“In the end, my goal was to help Nebraskans become aware of our excellent NEST 529 college savings program and to help Nebraska young people become financially responsible adults and contributing members of their communities and their state. I couldn’t be happier with the outcome. Assets in our NEST college savings program have grown to $4.8 billion, more than double what assets were when I took office in 2011. The total number of accounts has increased almost 40 percent since 2011. We now have 254,000 accounts nationwide, including 79,000 accounts in Nebraska,” he said
Stenberg said the Treasurer’s online financial education program, developed by EverFi of Washington, D.C., reached almost 10,000 students in 173 schools last school year. The average knowledge gain for high school students – based on pre- and post-testing – was 63 percent. So far this school year, the program has reached more than 7,500 students in 150 schools with more schools committed to using the program before the school year ends.
Spokespeople at the news conference also encouraged Nebraska high school students to get involved in the Personal Finance Challenge. Students must first take individual online tests in their home schools where their scores will be averaged for a team score. Online testing in Nebraska high schools will take place from March 26 to April 9. Teams with the highest combined scores will be invited to the face-to-face competition April 20 at the following locations:
At the face-to-face competition, each team will be given a hypothetical family scenario and asked to come up with a financial plan to be presented to a panel of judges. The first-place team in Nebraska will be chosen based on the face-to-face competition and the online team score. Last year’s winning team in Nebraska was Arthur County High School, which went on to be win third place in the national competition. More information about the Nebraska competition is available at nebraskacouncil.unl.edu.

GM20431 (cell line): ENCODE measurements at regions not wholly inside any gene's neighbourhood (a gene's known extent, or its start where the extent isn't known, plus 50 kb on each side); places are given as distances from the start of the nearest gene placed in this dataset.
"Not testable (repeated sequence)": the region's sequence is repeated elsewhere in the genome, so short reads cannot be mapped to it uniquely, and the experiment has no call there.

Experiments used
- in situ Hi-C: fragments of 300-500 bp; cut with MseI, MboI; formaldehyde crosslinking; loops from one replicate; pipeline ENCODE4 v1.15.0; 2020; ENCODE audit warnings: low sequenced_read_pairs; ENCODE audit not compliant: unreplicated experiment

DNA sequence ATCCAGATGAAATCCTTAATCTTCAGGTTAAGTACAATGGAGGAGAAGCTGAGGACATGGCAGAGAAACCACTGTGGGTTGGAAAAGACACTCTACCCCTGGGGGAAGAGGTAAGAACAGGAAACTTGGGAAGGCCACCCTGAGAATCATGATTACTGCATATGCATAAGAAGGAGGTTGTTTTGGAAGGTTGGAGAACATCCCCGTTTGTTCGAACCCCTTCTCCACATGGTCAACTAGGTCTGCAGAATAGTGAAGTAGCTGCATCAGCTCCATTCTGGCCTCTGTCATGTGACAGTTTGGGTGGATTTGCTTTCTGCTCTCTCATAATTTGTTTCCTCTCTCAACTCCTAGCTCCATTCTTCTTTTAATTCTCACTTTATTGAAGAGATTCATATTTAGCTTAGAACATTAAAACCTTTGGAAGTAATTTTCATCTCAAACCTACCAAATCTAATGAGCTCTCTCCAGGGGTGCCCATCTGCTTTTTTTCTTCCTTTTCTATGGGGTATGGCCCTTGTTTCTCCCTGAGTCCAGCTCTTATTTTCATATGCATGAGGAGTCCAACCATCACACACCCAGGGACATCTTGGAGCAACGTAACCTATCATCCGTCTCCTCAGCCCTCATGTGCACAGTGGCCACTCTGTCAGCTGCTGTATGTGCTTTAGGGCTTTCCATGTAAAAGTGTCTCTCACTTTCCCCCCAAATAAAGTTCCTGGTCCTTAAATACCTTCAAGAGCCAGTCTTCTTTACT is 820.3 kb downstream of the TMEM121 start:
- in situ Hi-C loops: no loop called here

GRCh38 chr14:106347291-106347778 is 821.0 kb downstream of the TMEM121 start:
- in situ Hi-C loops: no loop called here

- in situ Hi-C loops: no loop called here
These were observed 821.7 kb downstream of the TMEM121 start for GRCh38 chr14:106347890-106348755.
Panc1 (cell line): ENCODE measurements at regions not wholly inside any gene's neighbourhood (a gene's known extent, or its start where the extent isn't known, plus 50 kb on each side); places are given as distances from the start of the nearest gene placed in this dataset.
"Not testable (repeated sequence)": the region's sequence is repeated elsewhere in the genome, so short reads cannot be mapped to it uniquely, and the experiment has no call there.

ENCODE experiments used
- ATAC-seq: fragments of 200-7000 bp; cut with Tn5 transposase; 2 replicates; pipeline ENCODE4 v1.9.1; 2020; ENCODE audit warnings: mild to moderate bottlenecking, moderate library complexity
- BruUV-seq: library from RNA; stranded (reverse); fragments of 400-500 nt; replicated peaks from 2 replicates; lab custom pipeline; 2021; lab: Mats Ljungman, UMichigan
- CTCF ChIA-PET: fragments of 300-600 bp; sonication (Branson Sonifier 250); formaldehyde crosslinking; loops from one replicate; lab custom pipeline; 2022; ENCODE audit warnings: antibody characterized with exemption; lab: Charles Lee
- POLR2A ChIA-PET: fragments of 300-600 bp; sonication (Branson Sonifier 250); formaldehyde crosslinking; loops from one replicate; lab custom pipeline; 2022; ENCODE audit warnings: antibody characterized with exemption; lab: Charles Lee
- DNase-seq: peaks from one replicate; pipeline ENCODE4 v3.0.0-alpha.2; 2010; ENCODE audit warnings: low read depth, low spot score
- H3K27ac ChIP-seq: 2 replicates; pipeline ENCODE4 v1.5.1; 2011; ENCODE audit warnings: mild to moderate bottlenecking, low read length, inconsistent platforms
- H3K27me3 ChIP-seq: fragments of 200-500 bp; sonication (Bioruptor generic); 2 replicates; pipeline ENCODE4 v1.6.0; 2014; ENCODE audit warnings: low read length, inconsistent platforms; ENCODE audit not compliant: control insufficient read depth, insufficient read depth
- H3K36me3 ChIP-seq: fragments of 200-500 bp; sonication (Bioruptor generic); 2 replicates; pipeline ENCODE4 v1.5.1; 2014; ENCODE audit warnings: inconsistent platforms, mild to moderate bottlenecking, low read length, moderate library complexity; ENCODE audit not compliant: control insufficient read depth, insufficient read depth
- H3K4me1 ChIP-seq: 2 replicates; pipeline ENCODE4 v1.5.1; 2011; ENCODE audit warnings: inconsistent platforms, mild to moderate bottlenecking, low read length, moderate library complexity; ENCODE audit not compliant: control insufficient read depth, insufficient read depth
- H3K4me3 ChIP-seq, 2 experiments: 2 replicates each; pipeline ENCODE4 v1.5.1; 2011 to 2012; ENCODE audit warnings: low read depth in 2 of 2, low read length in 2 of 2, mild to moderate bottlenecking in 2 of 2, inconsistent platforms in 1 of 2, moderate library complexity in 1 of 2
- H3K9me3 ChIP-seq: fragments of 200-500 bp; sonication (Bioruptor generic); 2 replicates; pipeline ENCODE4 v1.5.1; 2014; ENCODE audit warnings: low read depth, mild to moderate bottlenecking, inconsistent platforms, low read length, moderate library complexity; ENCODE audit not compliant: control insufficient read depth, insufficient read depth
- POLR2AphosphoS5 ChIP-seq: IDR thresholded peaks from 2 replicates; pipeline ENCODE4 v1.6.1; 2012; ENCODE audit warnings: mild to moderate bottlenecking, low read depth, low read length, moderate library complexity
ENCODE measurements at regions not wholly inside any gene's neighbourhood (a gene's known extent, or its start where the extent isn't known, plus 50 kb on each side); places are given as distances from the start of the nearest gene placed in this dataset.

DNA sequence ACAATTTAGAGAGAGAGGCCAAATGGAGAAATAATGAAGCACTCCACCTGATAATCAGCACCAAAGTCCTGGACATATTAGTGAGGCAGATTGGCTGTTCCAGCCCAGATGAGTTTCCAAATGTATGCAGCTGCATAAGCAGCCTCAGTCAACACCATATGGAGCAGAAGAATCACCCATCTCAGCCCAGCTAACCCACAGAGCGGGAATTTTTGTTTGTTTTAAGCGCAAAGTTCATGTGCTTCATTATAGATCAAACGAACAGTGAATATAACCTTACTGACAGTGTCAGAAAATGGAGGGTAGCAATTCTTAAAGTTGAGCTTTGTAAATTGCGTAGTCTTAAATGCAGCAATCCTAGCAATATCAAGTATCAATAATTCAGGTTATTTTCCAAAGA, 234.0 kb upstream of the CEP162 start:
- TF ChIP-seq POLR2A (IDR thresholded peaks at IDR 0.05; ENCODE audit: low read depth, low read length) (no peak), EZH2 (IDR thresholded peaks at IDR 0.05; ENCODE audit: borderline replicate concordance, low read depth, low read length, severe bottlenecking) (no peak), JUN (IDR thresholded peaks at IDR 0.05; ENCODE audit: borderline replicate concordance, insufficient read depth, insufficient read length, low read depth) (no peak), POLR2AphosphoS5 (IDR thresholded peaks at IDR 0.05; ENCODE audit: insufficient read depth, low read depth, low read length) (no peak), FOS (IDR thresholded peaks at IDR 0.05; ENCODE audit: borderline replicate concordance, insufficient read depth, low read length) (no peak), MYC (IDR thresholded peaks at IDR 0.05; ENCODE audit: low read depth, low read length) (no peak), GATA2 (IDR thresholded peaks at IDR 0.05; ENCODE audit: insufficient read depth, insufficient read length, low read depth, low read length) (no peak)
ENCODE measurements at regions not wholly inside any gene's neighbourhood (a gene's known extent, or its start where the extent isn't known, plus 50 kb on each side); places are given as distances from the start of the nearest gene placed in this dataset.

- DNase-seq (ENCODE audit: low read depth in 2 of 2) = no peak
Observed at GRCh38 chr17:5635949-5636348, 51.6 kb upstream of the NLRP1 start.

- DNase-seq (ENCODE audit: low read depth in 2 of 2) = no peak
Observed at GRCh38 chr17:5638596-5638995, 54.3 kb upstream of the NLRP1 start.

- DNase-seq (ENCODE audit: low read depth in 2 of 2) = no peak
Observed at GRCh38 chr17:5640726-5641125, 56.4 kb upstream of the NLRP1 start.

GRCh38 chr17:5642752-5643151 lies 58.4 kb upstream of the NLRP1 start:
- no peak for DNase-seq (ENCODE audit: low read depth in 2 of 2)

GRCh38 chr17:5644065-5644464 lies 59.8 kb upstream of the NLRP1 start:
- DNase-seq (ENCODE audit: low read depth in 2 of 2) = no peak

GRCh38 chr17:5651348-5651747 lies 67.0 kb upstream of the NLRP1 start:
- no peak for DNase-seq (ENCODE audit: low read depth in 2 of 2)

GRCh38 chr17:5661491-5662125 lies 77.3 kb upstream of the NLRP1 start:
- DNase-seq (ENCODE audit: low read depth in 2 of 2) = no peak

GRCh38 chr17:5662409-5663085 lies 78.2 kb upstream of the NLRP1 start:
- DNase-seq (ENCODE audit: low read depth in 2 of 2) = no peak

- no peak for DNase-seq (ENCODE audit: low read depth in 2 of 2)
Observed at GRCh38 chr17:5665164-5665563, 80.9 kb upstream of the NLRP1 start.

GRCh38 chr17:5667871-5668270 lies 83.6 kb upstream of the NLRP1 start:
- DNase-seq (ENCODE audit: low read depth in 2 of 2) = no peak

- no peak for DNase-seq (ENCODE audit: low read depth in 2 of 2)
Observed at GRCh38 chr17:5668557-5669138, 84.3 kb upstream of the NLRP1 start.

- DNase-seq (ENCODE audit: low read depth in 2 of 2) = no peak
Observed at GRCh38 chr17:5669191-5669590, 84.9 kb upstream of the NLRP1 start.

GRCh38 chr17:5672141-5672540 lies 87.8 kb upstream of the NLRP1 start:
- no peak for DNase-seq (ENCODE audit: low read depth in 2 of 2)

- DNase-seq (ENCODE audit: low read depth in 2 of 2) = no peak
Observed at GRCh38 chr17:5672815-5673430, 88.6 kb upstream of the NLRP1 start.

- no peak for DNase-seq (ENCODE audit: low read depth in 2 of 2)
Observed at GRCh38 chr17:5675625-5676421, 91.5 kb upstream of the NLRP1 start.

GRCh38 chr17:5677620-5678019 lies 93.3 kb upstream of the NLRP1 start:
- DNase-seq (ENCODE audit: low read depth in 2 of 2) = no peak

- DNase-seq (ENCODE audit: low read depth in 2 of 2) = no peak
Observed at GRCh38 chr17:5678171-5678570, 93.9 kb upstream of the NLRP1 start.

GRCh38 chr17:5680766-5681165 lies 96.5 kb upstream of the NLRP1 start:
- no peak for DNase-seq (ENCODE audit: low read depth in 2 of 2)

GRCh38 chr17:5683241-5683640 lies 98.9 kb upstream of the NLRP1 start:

About the Nebraska Council on Economic Education
The Nebraska Council on Economic Education is a 501 c(3) non-profit organization. It is supported by contributions of private citizens, businesses, civic groups, public agencies, and direct and in-kind support from the Universities that host and sponsor its Centers for Economic Education. Centers are located at the University of Nebraska-Lincoln, the University of Nebraska at Omaha, the University of Nebraska at Kearney, Chadron State College, and Wayne State College. The mission is to act as a catalyst and lead a statewide initiative to advance economic and financial literacy. For more information, visit nebraskacouncil.unl.edu.
About NEST 529
The Nebraska Educational Savings Trust (NEST 529) is a tax-advantaged 529 college savings plan and provides four plans to help make saving for college simple and affordable: NEST Direct College Savings Plan, the NEST Advisor College Savings Plan, the TD Ameritrade 529 College Savings Plan, and the State Farm College Savings Plan. The Nebraska State Treasurer serves as Program Trustee. First National Bank of Omaha serves as Program Manager, and all investments are approved by the Nebraska Investment Council. Families nationwide are saving for college using Nebraska’s 529 College Savings Plans, which have more than 254,000 accounts, including 79,000 in Nebraska. Visit NEST529.com and treasurer.nebraska.gov for more information.
States have used advance refunding bonds to refinance debt. Their tax-exempt status was nixed as part of last year’s tax rewrite.
State treasurers are pushing Congress to reinstate a municipal bond tax exemption that was scotched as part of last year’s tax overhaul.
The federal income tax exemption applied to interest earned on what are known as “advance refunding” bonds. These bonds are a refinancing tool that state and local governments have commonly used in the past to lower borrowing costs and restructure debt.
In a letter sent Wednesday to leaders in the Senate and House, the National Association of State Treasurers said reviving the exemption would help to achieve the goals outlined in an infrastructure investment plan that President Trump is pushing for.
“Advance refunding bonds save money for taxpayers and free up money for additional infrastructure projects, by allowing state and local issuers to refinance bonds at a lower interest rate,” they wrote.
“As experts on infrastructure financing, we believe that reinstating the tax-exempt status of these bonds will be critical for state and local governments to properly execute any infrastructure proposal.”
State and local governments finance over 75 percent of all U.S. infrastructure projects, and last year more than $100 billion in advance refunding bonds were issued, according to the letter…
Pennsylvania portal offers ‘unprecedented’ view of state spending